Many seniors aged 65 or older experience “age-associated memory impairment,” a normal aging process. However, Alzheimer’s disease is different, and not a normal part of aging. Alzheimer’s is a progressive brain disease with gradual loss of nerve cells and resulting problems with thinking, memory, and movement. Changes in the brain can start to happen 20 years before any memory problems appear.
Currently, no treatments are available to cure Alzheimer’s disease; however, if the disease is diagnosed and treated at an early stage, patients have a greatly improved quality of life.
Measurement of some proteins in a body fluid found in the brain and spinal cord has been used to aid in diagnosis. The sample collection is performed by inserting a needle into the spinal canal. People are usually reluctant to take the test, which causes a delay in diagnosis.
Dr. Shi’s research aims to develop a new test that could help doctors diagnose Alzheimer’s disease at an early stage. This new test is different from the current tests in two ways in that it uses blood instead of spinal fluid, which is much easier to get through venipuncture; and uses a new technique that is more sensitive and specific.
The resulting blood test could be a convenient and accurate way of diagnosing Alzheimer’s disease at an early stage.
Interstitial lung disease (ILD) is a group of disorders characterized by fibrosis and inflammation of the lungs. Dyspnea (i.e., breathlessness) is the most common symptom in ILD. To minimize dyspnea, ILD patients commonly avoid physical activity, leading to a progressive decline in exercise capacity, and eventually the inability to perform daily activities. Maintaining exercise capacity is important, given that ILD patients with the lowest physical activity levels have the lowest quality of life and the highest mortality.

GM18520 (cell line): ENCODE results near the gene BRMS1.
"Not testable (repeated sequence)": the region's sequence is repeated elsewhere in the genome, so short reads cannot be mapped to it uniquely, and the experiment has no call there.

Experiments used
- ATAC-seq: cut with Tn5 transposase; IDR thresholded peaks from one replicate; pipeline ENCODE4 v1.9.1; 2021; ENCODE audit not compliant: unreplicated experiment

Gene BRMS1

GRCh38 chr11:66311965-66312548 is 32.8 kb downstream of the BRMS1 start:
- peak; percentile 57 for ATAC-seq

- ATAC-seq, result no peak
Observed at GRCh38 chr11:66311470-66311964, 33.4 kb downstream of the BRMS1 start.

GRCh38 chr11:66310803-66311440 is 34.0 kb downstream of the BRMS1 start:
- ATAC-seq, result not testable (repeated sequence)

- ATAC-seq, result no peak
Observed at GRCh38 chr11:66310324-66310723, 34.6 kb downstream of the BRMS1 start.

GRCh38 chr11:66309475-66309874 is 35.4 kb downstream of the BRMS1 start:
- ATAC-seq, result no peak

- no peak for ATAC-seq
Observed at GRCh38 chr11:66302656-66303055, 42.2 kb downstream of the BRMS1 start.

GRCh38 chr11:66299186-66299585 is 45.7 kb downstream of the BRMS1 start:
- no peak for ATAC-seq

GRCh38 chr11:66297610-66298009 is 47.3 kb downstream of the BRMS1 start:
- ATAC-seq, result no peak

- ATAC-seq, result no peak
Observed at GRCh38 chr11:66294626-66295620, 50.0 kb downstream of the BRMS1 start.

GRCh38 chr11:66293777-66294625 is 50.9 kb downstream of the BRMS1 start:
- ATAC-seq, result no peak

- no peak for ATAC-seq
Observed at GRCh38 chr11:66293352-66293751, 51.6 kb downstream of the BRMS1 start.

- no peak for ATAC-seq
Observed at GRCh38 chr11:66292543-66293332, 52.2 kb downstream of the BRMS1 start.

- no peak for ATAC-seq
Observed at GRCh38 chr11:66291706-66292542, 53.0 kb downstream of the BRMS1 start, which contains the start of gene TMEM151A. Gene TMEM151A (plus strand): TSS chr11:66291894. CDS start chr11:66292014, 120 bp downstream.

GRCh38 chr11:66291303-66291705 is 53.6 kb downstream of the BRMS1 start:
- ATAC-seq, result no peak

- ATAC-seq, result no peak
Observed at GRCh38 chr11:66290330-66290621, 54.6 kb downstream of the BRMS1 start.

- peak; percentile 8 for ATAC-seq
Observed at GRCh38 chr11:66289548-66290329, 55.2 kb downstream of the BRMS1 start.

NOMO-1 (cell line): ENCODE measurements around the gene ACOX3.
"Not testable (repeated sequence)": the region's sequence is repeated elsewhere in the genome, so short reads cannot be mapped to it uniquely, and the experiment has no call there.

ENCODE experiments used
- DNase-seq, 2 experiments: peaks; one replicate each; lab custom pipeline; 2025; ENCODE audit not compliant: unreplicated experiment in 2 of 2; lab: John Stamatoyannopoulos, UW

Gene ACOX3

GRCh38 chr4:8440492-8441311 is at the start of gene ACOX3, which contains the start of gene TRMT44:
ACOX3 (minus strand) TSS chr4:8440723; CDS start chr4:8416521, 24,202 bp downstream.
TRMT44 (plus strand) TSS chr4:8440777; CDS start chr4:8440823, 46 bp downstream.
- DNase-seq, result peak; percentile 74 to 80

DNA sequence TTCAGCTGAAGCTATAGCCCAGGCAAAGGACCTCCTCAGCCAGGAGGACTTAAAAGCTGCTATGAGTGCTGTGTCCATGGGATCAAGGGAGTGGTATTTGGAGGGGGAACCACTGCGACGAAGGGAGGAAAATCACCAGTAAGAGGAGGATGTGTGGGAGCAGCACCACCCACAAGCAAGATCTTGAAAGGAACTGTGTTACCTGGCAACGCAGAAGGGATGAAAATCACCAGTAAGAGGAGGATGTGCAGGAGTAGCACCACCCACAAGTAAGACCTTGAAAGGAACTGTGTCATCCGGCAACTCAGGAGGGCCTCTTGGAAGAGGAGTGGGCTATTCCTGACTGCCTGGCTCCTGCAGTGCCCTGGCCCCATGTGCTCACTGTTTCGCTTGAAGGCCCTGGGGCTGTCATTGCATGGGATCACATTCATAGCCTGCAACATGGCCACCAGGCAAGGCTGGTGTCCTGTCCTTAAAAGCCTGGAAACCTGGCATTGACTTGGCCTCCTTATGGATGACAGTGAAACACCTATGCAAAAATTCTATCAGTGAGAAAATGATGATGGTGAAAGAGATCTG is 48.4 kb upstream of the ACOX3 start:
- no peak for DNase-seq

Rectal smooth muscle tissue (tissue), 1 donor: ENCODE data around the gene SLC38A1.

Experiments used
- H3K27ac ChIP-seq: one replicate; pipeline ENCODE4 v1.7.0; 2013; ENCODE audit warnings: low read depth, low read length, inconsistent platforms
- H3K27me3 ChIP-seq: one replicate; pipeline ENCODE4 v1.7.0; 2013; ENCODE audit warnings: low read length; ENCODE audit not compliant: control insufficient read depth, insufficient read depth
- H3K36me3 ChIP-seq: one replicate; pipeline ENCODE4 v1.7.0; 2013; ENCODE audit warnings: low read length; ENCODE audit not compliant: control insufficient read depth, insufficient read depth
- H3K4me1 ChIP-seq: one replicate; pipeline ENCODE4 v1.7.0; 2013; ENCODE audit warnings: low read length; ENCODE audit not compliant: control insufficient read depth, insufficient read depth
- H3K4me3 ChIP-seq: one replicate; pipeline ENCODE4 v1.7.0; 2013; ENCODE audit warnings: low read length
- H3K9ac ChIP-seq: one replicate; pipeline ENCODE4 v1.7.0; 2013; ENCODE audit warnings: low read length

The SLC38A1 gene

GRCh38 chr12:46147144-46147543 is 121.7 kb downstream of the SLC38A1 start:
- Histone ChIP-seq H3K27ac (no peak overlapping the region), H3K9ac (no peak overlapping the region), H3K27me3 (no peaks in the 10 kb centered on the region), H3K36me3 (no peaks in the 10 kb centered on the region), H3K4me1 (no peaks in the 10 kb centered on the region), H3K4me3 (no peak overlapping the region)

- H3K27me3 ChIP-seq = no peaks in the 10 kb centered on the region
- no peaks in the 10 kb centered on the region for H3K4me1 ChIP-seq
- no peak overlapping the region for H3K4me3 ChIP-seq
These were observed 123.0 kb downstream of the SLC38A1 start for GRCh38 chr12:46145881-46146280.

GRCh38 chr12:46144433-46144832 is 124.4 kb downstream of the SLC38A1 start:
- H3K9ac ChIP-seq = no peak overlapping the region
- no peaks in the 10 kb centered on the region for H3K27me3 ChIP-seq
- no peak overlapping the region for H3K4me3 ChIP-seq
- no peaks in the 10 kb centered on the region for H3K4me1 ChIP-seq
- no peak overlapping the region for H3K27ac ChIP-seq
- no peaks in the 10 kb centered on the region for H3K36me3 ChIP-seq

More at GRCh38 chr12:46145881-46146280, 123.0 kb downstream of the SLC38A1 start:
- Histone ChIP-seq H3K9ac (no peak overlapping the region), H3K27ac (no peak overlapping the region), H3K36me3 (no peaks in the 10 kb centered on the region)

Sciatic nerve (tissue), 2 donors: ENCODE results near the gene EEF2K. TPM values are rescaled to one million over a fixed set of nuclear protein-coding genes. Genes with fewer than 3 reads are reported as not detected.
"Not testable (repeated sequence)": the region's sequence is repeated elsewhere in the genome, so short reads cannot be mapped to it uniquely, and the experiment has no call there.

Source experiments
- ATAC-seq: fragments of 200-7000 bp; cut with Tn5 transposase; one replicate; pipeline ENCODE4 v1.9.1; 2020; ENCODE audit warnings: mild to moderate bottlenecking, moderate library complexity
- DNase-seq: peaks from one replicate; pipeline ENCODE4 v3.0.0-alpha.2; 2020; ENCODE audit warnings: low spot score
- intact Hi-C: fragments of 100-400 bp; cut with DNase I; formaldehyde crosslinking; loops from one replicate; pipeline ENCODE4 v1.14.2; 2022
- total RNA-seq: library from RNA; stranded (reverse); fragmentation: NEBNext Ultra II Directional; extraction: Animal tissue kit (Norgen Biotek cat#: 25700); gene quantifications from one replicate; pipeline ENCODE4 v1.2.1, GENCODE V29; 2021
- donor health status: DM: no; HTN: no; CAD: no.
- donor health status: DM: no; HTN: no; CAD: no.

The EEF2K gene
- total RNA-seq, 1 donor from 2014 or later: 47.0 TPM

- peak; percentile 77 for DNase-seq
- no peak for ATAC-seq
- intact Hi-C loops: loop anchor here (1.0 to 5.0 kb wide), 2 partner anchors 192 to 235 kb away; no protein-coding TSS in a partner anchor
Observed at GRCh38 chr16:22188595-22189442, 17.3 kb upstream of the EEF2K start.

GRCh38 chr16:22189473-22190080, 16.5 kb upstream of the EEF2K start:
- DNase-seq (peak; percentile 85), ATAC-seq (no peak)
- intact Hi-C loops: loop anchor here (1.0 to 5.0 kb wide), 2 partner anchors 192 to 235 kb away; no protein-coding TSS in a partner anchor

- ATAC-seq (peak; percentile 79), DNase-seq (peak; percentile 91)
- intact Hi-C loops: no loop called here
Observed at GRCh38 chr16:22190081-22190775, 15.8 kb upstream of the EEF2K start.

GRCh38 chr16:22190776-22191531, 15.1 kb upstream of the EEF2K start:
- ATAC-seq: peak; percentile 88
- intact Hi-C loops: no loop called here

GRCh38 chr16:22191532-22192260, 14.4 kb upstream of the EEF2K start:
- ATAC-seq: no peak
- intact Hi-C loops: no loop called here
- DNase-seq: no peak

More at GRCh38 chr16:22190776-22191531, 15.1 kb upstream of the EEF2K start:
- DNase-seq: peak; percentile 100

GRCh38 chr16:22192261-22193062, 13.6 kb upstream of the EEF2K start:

Unfortunately, treatment options for improving dyspnea and exercise tolerance in ILD patients are limited. It is thought that skeletal muscle dysfunction, which appears to be common in ILD patients, may contribute to dyspnea and exercise intolerance. However, few studies have adequately investigated skeletal muscle dysfunction in patients with ILD.
Relative to the inexorable damage to the lungs, the skeletal muscles could be an important site by which to therapeutically reduce dyspnea and improve exercise tolerance. Dr. Molgat-Seon’s research aims to determine the role of skeletal muscle dysfunction on dyspnea and exercise intolerance in ILD. The results of this research could lead to improved functional capacity and quality of life in ILD patients.